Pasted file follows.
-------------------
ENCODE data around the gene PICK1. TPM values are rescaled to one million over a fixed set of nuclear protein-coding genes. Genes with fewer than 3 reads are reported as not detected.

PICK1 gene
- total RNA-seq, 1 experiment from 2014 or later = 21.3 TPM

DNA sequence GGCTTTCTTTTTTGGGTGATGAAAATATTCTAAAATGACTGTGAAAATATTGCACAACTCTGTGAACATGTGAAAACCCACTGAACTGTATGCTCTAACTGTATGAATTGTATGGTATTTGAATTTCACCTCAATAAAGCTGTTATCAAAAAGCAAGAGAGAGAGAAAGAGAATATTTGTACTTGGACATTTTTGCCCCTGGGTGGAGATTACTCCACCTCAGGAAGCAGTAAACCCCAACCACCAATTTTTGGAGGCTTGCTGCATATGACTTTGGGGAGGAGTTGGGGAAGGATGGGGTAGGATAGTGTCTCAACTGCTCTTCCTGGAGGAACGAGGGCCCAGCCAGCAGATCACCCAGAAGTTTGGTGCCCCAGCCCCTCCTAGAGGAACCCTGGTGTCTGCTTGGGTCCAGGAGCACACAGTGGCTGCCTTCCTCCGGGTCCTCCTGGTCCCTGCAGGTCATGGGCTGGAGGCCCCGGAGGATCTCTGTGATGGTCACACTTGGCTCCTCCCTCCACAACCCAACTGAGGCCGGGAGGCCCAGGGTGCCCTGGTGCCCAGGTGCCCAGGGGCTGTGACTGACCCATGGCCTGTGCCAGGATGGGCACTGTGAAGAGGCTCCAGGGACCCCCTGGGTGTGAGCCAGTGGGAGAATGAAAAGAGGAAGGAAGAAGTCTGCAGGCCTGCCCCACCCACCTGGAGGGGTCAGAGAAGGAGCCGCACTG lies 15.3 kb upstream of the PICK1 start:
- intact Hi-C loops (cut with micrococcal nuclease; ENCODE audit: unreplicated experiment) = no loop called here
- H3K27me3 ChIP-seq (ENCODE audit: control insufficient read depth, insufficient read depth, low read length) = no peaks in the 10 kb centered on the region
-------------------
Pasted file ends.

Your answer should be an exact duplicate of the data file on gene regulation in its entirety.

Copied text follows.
ENCODE data around the gene PICK1. TPM values are rescaled to one million over a fixed set of nuclear protein-coding genes. Genes with fewer than 3 reads are reported as not detected.

PICK1 gene
- total RNA-seq, 1 experiment from 2014 or later = 21.3 TPM

DNA sequence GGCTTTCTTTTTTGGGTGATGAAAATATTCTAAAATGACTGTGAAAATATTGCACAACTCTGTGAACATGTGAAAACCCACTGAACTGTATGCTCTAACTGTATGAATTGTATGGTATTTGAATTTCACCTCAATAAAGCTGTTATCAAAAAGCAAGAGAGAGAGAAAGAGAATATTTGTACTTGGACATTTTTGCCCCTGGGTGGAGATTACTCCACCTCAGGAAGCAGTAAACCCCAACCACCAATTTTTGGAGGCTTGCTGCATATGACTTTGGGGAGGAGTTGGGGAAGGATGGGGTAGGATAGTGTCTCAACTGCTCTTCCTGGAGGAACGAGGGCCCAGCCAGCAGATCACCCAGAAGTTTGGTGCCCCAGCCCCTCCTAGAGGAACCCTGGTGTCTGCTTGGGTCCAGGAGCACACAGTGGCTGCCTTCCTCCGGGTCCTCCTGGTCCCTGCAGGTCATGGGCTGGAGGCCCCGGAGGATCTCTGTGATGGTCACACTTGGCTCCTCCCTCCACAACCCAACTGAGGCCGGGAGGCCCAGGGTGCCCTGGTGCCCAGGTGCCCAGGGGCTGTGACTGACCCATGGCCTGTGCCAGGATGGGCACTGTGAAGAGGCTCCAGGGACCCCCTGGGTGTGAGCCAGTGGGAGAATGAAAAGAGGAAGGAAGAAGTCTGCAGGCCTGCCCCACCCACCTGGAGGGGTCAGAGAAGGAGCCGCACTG lies 15.3 kb upstream of the PICK1 start:
- intact Hi-C loops (cut with micrococcal nuclease; ENCODE audit: unreplicated experiment) = no loop called here
- H3K27me3 ChIP-seq (ENCODE audit: control insufficient read depth, insufficient read depth, low read length) = no peaks in the 10 kb centered on the region